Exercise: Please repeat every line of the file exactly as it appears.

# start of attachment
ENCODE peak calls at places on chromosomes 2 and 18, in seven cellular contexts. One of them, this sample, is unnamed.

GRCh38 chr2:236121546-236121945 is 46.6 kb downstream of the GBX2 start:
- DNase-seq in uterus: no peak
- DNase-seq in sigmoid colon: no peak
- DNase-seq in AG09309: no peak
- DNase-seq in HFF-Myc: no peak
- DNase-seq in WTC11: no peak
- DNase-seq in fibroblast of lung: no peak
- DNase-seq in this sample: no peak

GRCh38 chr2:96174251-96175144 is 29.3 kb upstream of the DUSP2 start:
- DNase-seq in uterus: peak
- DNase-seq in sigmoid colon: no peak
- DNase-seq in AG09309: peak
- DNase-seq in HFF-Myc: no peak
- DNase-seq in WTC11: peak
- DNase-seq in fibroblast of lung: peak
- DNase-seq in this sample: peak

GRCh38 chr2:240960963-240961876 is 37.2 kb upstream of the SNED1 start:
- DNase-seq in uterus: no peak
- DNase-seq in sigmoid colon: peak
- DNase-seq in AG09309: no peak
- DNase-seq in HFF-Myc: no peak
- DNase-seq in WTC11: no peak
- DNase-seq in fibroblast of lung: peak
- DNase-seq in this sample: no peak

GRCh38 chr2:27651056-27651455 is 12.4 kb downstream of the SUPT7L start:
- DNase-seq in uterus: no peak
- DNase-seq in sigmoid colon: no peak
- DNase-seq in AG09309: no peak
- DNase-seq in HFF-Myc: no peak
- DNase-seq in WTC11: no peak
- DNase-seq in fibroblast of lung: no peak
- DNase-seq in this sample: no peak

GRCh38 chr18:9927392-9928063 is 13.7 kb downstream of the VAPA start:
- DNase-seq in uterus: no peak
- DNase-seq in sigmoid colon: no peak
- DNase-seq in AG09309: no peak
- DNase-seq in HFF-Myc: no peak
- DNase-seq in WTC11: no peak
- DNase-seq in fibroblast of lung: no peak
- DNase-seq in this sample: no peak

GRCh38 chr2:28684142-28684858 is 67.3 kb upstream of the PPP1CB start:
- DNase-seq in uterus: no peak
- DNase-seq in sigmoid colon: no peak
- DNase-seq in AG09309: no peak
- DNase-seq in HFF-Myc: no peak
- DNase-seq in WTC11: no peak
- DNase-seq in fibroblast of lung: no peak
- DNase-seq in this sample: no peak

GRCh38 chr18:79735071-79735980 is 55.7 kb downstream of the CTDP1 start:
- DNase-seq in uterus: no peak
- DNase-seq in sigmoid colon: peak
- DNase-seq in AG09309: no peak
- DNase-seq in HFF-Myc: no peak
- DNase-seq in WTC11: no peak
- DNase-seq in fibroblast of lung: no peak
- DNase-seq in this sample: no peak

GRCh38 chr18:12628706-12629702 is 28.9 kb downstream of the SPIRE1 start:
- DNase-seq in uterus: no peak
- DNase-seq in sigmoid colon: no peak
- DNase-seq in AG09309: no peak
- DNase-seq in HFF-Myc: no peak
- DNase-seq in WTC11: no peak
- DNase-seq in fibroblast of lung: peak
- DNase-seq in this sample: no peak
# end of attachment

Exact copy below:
ENCODE peak calls at places on chromosomes 2 and 18, in seven cellular contexts. One of them, this sample, is unnamed.

GRCh38 chr2:236121546-236121945 is 46.6 kb downstream of the GBX2 start:
- DNase-seq in uterus: no peak
- DNase-seq in sigmoid colon: no peak
- DNase-seq in AG09309: no peak
- DNase-seq in HFF-Myc: no peak
- DNase-seq in WTC11: no peak
- DNase-seq in fibroblast of lung: no peak
- DNase-seq in this sample: no peak

GRCh38 chr2:96174251-96175144 is 29.3 kb upstream of the DUSP2 start:
- DNase-seq in uterus: peak
- DNase-seq in sigmoid colon: no peak
- DNase-seq in AG09309: peak
- DNase-seq in HFF-Myc: no peak
- DNase-seq in WTC11: peak
- DNase-seq in fibroblast of lung: peak
- DNase-seq in this sample: peak

GRCh38 chr2:240960963-240961876 is 37.2 kb upstream of the SNED1 start:
- DNase-seq in uterus: no peak
- DNase-seq in sigmoid colon: peak
- DNase-seq in AG09309: no peak
- DNase-seq in HFF-Myc: no peak
- DNase-seq in WTC11: no peak
- DNase-seq in fibroblast of lung: peak
- DNase-seq in this sample: no peak

GRCh38 chr2:27651056-27651455 is 12.4 kb downstream of the SUPT7L start:
- DNase-seq in uterus: no peak
- DNase-seq in sigmoid colon: no peak
- DNase-seq in AG09309: no peak
- DNase-seq in HFF-Myc: no peak
- DNase-seq in WTC11: no peak
- DNase-seq in fibroblast of lung: no peak
- DNase-seq in this sample: no peak

GRCh38 chr18:9927392-9928063 is 13.7 kb downstream of the VAPA start:
- DNase-seq in uterus: no peak
- DNase-seq in sigmoid colon: no peak
- DNase-seq in AG09309: no peak
- DNase-seq in HFF-Myc: no peak
- DNase-seq in WTC11: no peak
- DNase-seq in fibroblast of lung: no peak
- DNase-seq in this sample: no peak

GRCh38 chr2:28684142-28684858 is 67.3 kb upstream of the PPP1CB start:
- DNase-seq in uterus: no peak
- DNase-seq in sigmoid colon: no peak
- DNase-seq in AG09309: no peak
- DNase-seq in HFF-Myc: no peak
- DNase-seq in WTC11: no peak
- DNase-seq in fibroblast of lung: no peak
- DNase-seq in this sample: no peak

GRCh38 chr18:79735071-79735980 is 55.7 kb downstream of the CTDP1 start:
- DNase-seq in uterus: no peak
- DNase-seq in sigmoid colon: peak
- DNase-seq in AG09309: no peak
- DNase-seq in HFF-Myc: no peak
- DNase-seq in WTC11: no peak
- DNase-seq in fibroblast of lung: no peak
- DNase-seq in this sample: no peak

GRCh38 chr18:12628706-12629702 is 28.9 kb downstream of the SPIRE1 start:
- DNase-seq in uterus: no peak
- DNase-seq in sigmoid colon: no peak
- DNase-seq in AG09309: no peak
- DNase-seq in HFF-Myc: no peak
- DNase-seq in WTC11: no peak
- DNase-seq in fibroblast of lung: peak
- DNase-seq in this sample: no peak